January 4, 1906|
|Died: November 28, 1959
|Batted: Right||Threw: Right|
|July 13, 1930 for the Chicago White Sox|
|Last MLB appearance|
|July 31, 1938 for the New York Giants|
|Career highlights and awards|
John Collins "Blondy" Ryan (January 4, 1906 – November 28, 1959) was an American shortstop in Major League Baseball who is remembered primarily for his fielding and his starring for the New York Giants' 1933 World Series winners.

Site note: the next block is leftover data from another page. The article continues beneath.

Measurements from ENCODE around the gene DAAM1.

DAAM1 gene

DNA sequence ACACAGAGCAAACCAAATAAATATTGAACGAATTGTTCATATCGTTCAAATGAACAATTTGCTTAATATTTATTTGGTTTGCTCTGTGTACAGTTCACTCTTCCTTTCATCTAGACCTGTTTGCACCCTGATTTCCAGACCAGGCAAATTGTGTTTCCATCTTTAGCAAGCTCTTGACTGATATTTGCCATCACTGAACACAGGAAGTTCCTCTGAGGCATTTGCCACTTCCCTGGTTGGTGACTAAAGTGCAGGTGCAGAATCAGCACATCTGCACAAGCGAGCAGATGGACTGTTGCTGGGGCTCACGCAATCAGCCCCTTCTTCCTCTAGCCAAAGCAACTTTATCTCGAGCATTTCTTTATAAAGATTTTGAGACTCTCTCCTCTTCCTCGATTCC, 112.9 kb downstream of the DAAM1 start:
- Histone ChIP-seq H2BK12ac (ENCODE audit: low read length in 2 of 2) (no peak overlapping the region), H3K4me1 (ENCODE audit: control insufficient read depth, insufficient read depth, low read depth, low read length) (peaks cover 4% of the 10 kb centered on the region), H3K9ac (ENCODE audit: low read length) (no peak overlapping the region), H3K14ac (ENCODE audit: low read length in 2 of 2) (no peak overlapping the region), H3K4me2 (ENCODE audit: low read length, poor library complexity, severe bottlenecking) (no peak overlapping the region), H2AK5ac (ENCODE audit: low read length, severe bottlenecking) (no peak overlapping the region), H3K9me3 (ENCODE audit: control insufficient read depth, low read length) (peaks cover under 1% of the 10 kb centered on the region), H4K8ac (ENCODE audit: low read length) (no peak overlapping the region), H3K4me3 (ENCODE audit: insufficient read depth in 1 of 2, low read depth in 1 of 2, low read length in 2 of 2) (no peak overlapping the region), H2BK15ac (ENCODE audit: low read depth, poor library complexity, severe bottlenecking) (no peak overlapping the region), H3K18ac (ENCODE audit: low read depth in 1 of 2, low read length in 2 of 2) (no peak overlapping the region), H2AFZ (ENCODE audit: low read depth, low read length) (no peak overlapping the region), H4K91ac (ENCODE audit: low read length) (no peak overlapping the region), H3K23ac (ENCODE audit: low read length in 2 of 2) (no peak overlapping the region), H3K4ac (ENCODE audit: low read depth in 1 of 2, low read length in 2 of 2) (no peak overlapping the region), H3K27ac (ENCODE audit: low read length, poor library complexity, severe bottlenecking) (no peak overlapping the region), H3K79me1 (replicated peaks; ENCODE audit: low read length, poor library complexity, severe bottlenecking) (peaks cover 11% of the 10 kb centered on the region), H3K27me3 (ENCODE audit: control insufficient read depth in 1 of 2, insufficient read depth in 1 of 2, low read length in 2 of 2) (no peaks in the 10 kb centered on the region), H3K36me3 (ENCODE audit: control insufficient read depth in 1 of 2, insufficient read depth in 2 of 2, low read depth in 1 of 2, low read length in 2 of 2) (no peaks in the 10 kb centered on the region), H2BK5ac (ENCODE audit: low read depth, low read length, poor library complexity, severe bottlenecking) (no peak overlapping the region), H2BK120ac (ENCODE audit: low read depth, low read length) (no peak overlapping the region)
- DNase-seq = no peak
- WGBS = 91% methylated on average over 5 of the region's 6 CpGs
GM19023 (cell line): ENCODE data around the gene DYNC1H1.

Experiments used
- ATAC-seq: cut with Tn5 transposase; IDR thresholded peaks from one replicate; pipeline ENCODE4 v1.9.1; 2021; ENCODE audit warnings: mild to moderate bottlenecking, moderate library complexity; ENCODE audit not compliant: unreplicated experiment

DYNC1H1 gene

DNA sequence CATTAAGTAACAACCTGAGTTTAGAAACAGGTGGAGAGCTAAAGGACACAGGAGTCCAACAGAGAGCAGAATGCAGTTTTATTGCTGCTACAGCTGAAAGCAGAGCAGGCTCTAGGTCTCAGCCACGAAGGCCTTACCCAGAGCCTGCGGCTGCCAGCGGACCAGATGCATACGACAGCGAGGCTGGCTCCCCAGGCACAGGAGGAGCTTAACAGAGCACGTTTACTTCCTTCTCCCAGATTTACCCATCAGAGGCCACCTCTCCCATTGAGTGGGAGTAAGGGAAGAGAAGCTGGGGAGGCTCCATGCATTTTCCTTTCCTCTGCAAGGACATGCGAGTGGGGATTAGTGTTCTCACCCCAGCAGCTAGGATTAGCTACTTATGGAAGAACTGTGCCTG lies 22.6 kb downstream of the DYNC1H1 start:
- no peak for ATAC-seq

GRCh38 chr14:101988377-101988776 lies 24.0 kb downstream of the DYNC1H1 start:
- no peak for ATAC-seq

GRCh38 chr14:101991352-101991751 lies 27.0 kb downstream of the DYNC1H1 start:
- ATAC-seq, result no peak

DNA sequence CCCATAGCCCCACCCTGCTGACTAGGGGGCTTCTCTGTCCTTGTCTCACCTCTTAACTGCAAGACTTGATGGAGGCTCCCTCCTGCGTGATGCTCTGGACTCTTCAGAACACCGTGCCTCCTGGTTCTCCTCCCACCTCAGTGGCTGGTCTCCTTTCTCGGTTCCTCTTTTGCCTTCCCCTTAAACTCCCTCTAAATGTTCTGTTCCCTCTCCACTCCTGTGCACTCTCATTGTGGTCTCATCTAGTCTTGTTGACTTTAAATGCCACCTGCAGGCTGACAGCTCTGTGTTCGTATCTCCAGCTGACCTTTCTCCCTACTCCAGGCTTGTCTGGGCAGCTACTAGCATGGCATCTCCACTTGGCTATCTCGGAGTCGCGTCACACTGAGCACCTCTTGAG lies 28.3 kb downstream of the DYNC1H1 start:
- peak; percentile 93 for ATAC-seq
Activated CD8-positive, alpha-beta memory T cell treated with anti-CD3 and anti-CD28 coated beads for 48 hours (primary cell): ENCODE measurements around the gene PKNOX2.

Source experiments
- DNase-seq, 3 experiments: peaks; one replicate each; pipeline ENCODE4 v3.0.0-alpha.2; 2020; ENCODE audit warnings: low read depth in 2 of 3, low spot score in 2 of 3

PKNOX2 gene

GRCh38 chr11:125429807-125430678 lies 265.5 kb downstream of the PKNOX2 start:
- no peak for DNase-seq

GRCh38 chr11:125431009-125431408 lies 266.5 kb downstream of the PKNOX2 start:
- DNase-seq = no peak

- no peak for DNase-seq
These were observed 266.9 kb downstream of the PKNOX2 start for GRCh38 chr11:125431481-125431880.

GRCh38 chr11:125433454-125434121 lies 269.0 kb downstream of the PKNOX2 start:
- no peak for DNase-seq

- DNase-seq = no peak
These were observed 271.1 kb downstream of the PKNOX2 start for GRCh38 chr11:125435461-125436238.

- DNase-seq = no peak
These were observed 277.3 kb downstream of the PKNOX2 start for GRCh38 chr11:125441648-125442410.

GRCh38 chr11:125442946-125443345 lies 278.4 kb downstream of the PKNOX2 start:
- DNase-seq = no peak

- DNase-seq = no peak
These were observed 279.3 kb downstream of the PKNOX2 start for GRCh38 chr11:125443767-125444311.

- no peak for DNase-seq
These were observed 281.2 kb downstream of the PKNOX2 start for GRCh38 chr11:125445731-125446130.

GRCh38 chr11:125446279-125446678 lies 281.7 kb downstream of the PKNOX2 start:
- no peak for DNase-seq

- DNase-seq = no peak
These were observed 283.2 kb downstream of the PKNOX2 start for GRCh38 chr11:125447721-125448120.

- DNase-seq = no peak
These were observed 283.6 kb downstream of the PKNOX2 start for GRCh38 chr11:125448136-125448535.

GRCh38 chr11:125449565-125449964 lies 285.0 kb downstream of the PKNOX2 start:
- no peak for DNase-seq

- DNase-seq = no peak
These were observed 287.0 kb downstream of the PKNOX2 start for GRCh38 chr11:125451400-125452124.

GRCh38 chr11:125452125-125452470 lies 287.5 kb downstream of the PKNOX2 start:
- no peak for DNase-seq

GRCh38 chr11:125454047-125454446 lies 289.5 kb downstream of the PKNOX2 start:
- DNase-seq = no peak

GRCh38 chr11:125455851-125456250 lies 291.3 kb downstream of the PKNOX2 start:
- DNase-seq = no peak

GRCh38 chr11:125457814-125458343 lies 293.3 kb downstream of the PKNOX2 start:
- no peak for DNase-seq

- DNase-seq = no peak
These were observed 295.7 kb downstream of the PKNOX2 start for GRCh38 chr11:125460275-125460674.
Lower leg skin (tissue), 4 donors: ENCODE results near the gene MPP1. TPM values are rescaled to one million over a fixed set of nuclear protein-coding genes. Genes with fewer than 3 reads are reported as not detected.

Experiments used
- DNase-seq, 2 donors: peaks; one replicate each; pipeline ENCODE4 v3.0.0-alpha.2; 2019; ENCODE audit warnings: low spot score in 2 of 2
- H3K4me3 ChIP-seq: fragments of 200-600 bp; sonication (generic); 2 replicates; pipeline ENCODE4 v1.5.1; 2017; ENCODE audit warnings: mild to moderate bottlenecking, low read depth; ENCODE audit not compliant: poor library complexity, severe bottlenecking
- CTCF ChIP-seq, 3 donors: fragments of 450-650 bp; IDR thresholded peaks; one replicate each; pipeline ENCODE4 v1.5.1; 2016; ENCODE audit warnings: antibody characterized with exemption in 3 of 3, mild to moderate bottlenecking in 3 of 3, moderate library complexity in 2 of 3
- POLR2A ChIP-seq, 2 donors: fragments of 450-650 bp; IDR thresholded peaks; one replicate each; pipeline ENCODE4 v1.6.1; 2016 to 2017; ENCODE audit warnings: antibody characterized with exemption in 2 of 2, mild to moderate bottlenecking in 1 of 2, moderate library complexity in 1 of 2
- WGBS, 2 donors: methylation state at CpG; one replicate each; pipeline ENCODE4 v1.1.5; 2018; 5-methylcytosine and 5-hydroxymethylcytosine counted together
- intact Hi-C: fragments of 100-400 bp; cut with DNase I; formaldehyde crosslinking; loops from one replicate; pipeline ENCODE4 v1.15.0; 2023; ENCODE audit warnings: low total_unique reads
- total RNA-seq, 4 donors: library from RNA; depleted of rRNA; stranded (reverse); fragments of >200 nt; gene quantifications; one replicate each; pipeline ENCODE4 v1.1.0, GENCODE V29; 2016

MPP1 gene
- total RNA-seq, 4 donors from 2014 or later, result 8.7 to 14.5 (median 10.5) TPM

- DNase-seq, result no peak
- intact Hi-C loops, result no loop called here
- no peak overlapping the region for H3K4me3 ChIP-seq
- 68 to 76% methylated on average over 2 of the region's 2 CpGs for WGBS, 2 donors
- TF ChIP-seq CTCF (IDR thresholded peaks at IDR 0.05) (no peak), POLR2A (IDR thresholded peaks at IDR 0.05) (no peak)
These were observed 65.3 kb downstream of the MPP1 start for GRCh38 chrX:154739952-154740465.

Born in Lynn, Massachusetts, he was signed by the Chicago White Sox in 1930 as an amateur free agent. In 87 at bats, however, Ryan batted only .207 and showed none of the range that later became his hallmark. In 1932, he was traded to the Giants for Doc Marshall, who never played in the major leagues again after the trade. The next year he was at his best. Despite making 41 errors, Ryan's range factor was 0.47 above the league's. He had 125 hits. He slumped badly in the field in 1934. The Giants then traded him in a four-player deal to get All-Star shortstop Dick Bartell. Ryan never regained the form he had shown in 1933, however. After a decent 1935 as a backup, Ryan only accumulated 99 at bats after that year. He died at age 53 in Swampscott, Massachusetts.
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